Republican-controlled House pushes for new abortion restrictions

Bills not expected to advance in Senate but underscore Republican majority’s legislative priorities ahead of 2024 election

Lauren Gambino in Washington
Wed 11 Jan 2023

The Republican-led House on Wednesday pressed ahead with a pair of anti-abortion measures, despite warning signs that the issue had galvanized the opposition in the wake of the supreme court’s decision to overturn Roe v Wade last year.

Voting mostly along party lines, Republicans first approved a bill that would compel doctors to provide care for an infant who survives an attempted abortion – an occurrence that is exceedingly rare.


USA – Abortion Bans Are Disregarding the Lives of Sexual Assault Survivors

By removing even exceptions for rape from their anti-abortion legislation, Republican politicians are finally starting to say the quiet part out loud.

By Kylie Cheung
Feb 22, 2022

Anti-abortion politicians have always been clear on one thing: Abortion is murder. But for years, this “logic” hasn’t held up against their occasional concession that abortion bans make exceptions for rape. Of course, if these politicians genuinely believed that abortion is murder, they wouldn’t allow any concession at all. Instead, they have long used the rape exception to have it both ways, claiming to simultaneously care about women and also be “pro-life”—two antithetical positions to take.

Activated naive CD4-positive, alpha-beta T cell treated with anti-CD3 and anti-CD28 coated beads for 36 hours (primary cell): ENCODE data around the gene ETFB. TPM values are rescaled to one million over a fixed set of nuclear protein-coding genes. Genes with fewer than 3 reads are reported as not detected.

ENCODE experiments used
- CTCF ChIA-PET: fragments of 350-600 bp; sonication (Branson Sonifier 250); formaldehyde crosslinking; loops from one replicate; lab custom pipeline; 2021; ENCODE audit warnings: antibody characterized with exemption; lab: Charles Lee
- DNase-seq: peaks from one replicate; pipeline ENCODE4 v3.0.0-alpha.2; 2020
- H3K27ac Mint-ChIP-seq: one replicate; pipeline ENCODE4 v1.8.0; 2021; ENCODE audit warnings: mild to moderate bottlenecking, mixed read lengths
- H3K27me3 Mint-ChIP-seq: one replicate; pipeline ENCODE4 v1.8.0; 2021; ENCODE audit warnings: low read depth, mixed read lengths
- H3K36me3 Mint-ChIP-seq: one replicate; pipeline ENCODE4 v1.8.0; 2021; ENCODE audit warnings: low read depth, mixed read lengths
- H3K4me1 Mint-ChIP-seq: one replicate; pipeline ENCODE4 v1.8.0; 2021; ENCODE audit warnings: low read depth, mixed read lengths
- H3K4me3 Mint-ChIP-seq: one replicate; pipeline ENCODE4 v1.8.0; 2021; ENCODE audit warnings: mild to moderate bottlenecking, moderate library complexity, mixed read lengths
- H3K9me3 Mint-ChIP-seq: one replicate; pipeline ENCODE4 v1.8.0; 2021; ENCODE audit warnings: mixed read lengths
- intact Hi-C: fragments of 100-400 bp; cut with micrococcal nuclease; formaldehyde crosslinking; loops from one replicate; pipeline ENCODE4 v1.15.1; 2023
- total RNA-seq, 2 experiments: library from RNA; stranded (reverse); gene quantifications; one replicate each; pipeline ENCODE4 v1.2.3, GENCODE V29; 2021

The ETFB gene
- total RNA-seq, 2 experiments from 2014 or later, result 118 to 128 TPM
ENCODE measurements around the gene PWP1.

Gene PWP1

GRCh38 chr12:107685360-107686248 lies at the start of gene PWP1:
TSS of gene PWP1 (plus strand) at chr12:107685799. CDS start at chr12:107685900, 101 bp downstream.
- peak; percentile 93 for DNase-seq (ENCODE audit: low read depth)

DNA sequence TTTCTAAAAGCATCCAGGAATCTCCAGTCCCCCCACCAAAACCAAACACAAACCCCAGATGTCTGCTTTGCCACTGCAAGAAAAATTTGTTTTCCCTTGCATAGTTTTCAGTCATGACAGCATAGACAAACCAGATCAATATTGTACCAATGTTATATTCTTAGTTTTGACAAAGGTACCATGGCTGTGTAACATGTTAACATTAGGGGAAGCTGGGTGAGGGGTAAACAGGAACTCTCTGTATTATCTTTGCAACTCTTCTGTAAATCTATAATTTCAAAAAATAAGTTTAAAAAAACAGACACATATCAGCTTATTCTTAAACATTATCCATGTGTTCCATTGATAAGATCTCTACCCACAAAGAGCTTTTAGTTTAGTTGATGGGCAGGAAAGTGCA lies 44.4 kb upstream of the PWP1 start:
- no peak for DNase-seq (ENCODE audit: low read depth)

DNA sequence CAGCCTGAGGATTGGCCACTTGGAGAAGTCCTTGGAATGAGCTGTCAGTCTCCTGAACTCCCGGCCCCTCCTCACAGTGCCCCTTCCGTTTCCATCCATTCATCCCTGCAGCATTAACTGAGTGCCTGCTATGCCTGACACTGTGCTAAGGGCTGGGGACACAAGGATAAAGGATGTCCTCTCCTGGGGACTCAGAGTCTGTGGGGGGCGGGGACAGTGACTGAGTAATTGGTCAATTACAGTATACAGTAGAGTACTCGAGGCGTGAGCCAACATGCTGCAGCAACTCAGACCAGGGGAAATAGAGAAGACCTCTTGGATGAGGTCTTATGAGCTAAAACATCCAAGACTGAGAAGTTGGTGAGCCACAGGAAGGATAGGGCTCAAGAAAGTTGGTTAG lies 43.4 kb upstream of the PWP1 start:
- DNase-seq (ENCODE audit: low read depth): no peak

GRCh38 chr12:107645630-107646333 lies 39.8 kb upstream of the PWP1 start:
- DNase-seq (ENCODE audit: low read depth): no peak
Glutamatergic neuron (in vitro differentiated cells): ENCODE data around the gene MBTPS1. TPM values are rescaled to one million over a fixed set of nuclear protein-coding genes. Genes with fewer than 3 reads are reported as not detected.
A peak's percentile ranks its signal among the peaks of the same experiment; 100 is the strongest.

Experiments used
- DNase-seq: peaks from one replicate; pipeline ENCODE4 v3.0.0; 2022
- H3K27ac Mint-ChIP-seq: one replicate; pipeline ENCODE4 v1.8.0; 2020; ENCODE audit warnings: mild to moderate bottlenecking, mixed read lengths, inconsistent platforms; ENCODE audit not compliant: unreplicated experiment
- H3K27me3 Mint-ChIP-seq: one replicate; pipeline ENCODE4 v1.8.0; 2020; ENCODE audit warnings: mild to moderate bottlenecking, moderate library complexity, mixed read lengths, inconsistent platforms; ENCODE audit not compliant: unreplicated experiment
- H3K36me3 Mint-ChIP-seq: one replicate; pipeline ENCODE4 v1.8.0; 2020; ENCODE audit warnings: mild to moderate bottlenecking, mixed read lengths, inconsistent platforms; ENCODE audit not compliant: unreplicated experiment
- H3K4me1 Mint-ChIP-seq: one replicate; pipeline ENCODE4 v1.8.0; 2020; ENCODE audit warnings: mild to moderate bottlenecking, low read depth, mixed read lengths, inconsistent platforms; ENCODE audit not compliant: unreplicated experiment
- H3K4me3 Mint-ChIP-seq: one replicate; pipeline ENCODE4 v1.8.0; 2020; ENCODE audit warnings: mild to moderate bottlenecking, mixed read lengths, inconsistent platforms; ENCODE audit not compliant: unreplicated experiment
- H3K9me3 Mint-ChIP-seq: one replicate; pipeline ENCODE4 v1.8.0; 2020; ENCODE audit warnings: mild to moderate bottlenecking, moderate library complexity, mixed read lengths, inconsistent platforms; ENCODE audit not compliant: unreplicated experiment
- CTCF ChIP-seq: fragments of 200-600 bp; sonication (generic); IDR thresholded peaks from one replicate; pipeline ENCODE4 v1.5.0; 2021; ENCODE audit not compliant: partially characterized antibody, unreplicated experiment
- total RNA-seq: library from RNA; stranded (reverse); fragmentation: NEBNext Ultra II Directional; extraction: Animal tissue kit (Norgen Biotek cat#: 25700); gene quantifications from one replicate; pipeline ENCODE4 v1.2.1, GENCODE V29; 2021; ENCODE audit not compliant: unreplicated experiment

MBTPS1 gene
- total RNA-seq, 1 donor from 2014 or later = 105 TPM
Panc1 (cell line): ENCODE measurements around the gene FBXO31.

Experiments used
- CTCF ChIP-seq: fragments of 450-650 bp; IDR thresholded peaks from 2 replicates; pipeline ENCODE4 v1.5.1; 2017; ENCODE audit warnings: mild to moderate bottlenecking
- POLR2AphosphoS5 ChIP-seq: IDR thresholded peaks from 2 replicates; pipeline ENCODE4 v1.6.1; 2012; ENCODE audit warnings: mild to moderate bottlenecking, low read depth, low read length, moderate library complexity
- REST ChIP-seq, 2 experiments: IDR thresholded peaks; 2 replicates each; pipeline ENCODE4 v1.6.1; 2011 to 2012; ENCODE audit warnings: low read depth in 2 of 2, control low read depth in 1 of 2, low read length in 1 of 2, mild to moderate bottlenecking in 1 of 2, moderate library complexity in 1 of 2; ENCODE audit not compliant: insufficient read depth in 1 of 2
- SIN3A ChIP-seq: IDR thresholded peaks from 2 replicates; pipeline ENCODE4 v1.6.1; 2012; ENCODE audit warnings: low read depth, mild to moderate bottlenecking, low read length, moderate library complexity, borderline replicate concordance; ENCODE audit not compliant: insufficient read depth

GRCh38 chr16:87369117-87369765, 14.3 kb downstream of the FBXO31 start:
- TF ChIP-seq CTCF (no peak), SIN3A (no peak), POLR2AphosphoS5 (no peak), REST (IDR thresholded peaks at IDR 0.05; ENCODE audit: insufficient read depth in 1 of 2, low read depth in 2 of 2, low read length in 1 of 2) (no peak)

This dynamic is beginning to shift. Since the much-publicized feud between Rep. Marjorie Taylor Greene and fellow Republican Rep. Nancy Mace last December over whether abortion bans should include rape exceptions at all, a string of recent proposed and enacted state abortion bans have been made in Taylor Greene’s image more so than Mace’s.


U.S. lawmakers break rape silence as abortion bans spread

U.S. lawmakers break rape silence as abortion bans spread
As one Republican legislature after another has pressed ahead with restrictive abortion bills, they’ve been confronted with raw testimony about the consequences

The Associated Press
Updated: May 18, 2019

COLUMBUS, Ohio — For more than two decades, Nancy Mace did not speak publicly about her rape. In April, when she finally broke her silence, she chose the most public of forums — before her colleagues in South Carolina’s legislature.

A bill was being debated that would ban all abortions after a fetal heartbeat is detected; Mace, a Republican lawmaker, wanted to add an exception for rape and incest. When some of her colleagues in the House dismissed her amendment — some women invent rapes to justify seeking an abortion, they claimed — she could not restrain herself.